The work of Cabinteely FC is based on the following principles that will guide the development of sport for young people in this club. Children and young peoples experience of soccer should be guided by what is best for the child or young person. The stages of development and the ability of the child should guide the types of activity provided within the club. Adults will need to have a basic understanding of the needs of young people, including physical, emotional and personal.
Integrity in relationships
Adults interacting with young people in soccer should do so with integrity and respect for the child. All adult actions in soccer should be guided by what is best for the child and in the context
of quality, open working relationships. Verbal, physical, emotional or sexual abuse of any kind is unacceptable within soccer.
Quality atmosphere and ethos
Soccer for young people should be conducted in a safe, positive and encouraging atmosphere. A child-centred ethos will help to ensure that competition and specialisation are kept in their
appropriate place. Too often unhealthy competitive demands are placed on children too early and results in excessive levels of pressure on them and as a consequence, high levels of dropout from sport.
All children should be treated in an equitable and fair manner regardless of age, ability, sex, religion, social and ethnic background or political persuasion. Children with disability should be
involved in sports activities in an integrated way, thus allowing them to participate to their potential alongside other children.
Fair play is the guiding principle of the Irish Sports Councils Code of Ethics and Good Practice for Children’s Sport. It states that “all children’s sport should be conducted in an atmosphere of fair play”. Ireland has contributed and is committed to the European Code of Sports Ethics, which defines fair play as: “much more than playing within the rules”. It incorporates the concepts of friendship, respect for others and always playing with the right spirit. Fair play is defined as a way of thinking, not just behaving. It incorporates issues concerned with the elimination of opportunities, excessive commercialisation and corruption. (European Sports Charter and Code of Ethics, Council of Europe, 1993).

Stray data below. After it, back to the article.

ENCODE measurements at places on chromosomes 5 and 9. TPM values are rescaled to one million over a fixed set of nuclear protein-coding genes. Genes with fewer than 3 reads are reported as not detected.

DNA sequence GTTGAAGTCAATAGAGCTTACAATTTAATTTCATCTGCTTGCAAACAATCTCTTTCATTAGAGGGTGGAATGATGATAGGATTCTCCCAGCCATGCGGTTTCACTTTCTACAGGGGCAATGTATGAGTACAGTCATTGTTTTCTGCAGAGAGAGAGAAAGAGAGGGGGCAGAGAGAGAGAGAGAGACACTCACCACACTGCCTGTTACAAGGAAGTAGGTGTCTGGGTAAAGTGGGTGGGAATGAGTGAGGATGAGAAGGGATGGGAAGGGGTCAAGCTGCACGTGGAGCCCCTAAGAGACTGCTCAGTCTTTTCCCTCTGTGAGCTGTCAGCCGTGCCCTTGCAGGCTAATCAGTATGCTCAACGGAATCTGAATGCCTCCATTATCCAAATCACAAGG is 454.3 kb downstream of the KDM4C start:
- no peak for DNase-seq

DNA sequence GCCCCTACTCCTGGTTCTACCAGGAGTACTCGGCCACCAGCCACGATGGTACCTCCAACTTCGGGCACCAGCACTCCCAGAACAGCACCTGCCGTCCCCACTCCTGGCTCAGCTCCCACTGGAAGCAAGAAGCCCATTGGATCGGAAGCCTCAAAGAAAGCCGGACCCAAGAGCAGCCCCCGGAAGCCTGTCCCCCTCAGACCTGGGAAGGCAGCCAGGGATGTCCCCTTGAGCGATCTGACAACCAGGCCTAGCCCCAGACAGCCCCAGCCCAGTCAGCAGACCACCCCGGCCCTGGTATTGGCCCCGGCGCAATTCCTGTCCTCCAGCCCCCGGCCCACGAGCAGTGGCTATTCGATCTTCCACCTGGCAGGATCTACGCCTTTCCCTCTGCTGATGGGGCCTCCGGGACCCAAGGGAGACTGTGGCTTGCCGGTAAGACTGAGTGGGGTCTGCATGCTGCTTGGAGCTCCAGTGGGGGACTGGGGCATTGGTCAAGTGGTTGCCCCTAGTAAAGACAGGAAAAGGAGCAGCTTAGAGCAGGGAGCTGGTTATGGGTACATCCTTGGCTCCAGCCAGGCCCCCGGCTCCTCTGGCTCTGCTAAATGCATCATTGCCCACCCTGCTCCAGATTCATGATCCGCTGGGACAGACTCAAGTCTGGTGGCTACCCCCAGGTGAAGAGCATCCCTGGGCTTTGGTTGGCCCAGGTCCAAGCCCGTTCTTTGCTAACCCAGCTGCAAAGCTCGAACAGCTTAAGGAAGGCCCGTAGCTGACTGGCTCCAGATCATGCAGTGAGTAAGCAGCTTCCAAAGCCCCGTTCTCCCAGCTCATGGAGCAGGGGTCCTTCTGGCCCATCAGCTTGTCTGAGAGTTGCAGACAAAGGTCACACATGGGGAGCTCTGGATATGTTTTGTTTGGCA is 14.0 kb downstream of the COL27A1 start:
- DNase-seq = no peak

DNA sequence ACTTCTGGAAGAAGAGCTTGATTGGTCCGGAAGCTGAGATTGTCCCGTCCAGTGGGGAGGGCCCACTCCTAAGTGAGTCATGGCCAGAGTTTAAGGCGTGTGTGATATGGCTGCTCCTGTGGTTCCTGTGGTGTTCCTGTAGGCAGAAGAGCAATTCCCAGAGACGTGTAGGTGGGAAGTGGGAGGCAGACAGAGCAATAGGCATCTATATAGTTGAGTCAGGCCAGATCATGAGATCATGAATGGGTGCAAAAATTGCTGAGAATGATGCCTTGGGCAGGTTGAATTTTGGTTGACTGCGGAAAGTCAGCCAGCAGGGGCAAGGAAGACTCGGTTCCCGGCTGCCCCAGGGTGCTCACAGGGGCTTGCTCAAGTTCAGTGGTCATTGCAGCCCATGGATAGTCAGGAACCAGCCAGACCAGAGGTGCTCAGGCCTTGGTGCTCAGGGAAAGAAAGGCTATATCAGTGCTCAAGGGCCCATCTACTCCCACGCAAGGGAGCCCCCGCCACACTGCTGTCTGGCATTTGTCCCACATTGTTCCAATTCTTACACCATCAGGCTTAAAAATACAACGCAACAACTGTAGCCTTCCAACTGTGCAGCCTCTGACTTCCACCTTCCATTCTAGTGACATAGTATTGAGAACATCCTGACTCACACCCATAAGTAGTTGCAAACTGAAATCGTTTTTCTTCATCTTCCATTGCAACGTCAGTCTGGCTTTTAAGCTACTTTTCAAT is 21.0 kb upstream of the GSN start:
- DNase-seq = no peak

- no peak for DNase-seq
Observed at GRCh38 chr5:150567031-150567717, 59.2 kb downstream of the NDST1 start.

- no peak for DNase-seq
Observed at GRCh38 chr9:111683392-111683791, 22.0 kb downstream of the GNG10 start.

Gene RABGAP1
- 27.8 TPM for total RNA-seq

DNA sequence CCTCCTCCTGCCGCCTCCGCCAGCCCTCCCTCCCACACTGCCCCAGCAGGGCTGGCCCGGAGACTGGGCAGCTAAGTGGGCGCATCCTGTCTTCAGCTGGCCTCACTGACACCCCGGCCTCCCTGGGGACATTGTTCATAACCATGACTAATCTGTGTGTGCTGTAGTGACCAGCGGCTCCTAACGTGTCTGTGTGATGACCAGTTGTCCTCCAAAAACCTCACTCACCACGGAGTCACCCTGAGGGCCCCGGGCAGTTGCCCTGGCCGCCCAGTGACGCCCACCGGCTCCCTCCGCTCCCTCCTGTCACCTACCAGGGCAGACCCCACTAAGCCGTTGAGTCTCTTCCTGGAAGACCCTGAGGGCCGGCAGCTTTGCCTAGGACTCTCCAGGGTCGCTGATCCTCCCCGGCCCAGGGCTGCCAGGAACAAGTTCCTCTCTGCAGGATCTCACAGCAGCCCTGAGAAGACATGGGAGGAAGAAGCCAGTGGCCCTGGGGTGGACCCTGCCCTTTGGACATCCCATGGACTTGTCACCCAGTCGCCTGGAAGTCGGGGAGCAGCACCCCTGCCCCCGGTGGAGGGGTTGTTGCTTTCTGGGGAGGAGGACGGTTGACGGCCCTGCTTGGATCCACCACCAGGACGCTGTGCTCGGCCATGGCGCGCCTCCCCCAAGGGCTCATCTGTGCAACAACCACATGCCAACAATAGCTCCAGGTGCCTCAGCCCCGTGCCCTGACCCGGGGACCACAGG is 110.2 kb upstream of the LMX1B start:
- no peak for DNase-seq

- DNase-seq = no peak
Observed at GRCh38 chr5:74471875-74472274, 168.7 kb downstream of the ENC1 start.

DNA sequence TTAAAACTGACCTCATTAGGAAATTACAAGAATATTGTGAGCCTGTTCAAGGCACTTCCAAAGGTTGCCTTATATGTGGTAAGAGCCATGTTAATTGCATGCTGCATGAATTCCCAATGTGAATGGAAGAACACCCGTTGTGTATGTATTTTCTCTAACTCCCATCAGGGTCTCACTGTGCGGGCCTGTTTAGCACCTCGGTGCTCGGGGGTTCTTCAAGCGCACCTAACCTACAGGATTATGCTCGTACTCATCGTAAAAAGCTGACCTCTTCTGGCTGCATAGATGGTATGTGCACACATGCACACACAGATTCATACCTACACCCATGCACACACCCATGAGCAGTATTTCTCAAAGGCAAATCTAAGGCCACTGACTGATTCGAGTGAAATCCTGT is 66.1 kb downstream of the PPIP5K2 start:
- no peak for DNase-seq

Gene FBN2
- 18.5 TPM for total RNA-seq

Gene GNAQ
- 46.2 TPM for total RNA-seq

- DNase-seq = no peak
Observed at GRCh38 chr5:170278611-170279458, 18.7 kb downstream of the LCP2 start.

A balanced approach to competition can make a significant contribution to the development of young people, while at the same time providing fun, enjoyment and satisfaction. Coaches/managers should aim to put the welfare of the child first and competitive standards second. A child-centred approach will help to ensure that competition and specialisation are kept in their appropriate place.